SF Chinatown’s Iconic Park to Be Re-envisioned

Portsmouth Square to go through 21st century master planning process

SAN FRANCISCO – The San Francisco Recreation and Park Department announced today that Portsmouth Square, an historic park in Chinatown, will undergo a master planning process with the Chinatown community with the goal of re-envisioning the space. Beginning this weekend, the design team will conduct surveys in English, Mandarin, and Cantonese in order to better understand park users’ desires for the space.

“Families in densely populated neighborhoods such as Chinatown need open spaces where they can congregate with one another, take part in community activities and stretch out their legs and exercise,” said Mayor Edwin M. Lee. “We have proudly invested more than $30 million in park projects in Chinatown, and we look forward to maintaining our open space commitments with this latest effort to improve Portsmouth Square.”

In-person surveys will be at Portsmouth Square from Friday, April 28th from 8AM to 2PM and to Saturday, April 29th from 11AM to 5PM. All survey materials will be offered in English and Traditional Chinese characters, and there will be both Cantonese and Mandarin translators on-site working the with surveyors who will wear badges that include the Rec and Park logo and the interviewers first name.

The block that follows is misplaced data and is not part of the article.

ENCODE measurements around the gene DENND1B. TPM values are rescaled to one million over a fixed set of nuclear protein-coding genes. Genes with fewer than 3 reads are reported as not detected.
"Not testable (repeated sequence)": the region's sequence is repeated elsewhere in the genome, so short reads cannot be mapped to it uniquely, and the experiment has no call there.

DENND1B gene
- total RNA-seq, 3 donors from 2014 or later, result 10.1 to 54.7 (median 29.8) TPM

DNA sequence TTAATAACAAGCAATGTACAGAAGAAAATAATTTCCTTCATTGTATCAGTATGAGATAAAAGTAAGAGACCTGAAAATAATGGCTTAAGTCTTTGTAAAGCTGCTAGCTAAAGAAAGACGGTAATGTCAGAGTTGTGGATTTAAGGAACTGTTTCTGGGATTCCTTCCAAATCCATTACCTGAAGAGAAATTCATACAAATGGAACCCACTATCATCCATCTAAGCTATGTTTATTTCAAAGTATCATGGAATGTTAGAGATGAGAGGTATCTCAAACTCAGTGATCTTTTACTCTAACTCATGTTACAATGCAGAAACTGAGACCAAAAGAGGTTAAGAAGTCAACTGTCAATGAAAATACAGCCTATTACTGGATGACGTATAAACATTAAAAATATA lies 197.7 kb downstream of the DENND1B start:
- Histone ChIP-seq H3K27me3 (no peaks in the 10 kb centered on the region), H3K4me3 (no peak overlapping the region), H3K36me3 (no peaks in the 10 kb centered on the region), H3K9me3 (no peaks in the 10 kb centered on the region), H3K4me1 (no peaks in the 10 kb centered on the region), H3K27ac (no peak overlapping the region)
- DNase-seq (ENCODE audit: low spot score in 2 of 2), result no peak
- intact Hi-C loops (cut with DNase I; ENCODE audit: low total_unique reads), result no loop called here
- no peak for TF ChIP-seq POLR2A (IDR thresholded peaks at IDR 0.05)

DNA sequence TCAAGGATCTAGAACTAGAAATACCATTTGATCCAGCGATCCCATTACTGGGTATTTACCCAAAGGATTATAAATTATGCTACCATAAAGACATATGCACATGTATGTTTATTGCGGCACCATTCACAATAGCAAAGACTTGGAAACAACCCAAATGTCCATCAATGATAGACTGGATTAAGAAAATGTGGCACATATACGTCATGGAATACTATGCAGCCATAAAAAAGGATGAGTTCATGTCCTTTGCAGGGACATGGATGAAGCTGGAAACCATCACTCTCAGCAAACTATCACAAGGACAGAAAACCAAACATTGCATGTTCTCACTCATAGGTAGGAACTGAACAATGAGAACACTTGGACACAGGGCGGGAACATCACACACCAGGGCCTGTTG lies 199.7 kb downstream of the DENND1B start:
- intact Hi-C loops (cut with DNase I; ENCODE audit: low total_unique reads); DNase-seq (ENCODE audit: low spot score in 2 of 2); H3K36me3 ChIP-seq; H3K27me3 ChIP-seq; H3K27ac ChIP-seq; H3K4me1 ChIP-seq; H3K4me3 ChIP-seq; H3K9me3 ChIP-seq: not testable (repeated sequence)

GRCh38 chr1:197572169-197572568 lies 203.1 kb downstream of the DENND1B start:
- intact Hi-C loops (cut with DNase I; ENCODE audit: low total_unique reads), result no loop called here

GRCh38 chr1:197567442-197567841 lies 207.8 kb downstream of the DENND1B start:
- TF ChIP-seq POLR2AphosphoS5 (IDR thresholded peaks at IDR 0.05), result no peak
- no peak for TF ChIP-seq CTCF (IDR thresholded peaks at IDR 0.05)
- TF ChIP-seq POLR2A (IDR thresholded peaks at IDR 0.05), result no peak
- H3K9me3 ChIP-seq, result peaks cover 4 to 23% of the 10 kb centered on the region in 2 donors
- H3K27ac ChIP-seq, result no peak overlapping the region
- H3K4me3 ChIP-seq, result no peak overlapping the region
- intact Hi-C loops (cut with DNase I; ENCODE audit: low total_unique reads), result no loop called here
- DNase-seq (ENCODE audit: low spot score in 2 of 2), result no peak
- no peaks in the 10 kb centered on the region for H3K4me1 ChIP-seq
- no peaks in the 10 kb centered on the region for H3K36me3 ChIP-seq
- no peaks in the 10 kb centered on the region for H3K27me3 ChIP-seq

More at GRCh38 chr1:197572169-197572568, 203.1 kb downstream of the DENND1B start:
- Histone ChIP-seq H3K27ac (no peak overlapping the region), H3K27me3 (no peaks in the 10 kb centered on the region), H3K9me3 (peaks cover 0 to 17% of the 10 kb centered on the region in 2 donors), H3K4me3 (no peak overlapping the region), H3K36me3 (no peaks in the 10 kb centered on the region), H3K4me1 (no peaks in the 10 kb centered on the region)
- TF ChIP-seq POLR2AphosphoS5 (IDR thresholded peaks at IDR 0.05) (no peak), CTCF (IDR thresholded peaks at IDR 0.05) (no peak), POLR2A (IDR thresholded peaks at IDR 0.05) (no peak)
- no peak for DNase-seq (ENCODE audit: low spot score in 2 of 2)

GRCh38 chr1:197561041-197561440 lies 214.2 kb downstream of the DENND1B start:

“The community fought for this funding, and their engagement throughout this process will ensure its success,” said Supervisor Aaron Peskin, who represents Chinatown. “Chinatown Community Development Center, Committee for Better Parks & Recreation in Chinatown, the API Council and the Chinese Chamber of Commerce are just some of the longtime advocates who recognize that Portsmouth Square is Chinatown’s living room, and I’m delighted to see them partnering with Rec and Park to prioritize equity, access and cultural preservation throughout this design process.”

“SF Rec and Park has been working with the Chinatown community to improve parks and recreation facilities that would meet the unique needs of this vibrant neighborhood,” said Phil Ginsburg, SF Rec and Park General Manager. “Now we want to work with the Chinatown community to re-envision Portsmouth Square in a way that honors its history, and provide modern amenities to better serve the Chinatown community for generations to come.”

In 2012, SF Rec and Park opened Betty Ann Ong Chinese Recreation Center after its $21 million renovation; in 2015 the Department re-opened the Portsmouth Square Restroom after a $2 million renovation; and in 2016 the Department allocated $10 million to renovate Willie Woo Woo Playground and Clubhouse — construction is expected to begin at the end of 2017.